Texas primary shows Tea Party has a weak brew: Commentary

When the Weatherford Tea Party conducted a noisy straw poll and rally last week, U.S. Rep. Kay Granger drew only 2.7 percent of the vote.

When Tuesday night was done and Republicans across three counties had voted, Granger was on her way back to Washington with close to 70 percent of the vote.

By all measures, the Tea Parties packed only watered-down punch. Even in two Texas House races where Tea Party and Project 912 groups helped spin the vile lies of well-financed special-interest groups, local incumbents rose like cream atop the cup.

Weatherford Tea Party co-founder Dawn Phillips King couldn't even believe that Granger, a Fort Worth Republican and seven-term incumbent, was drawing 69 percent of the early vote in Parker County and more than 70 percent overall.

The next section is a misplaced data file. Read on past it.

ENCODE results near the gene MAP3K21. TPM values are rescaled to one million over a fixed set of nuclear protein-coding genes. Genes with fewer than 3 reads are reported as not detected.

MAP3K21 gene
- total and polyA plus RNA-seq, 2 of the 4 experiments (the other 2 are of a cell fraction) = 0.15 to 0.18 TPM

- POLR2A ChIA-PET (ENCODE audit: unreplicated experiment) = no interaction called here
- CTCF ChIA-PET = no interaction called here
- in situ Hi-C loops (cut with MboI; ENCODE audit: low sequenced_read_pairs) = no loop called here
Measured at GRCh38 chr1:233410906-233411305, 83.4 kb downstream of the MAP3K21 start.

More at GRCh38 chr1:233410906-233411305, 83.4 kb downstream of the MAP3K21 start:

"It's disappointing -- shocking," she said by phone. "Are you sure?"

Granger easily defeated Parker County anti-abortion candidate Mike Brasovan and north Fort Worth wholesale grocer Matthew Kelly.

State Reps. Todd Smith of Euless and Vicki Truitt of Keller, both Northeast Tarrant County natives, were on their way to defeating candidates backed by splinter Tea Parties, one of which openly promoted campaign attacks financed by Midland oil interests and Houston home builders.

Guess that tea wasn't so strong after all.

To read the complete column, visit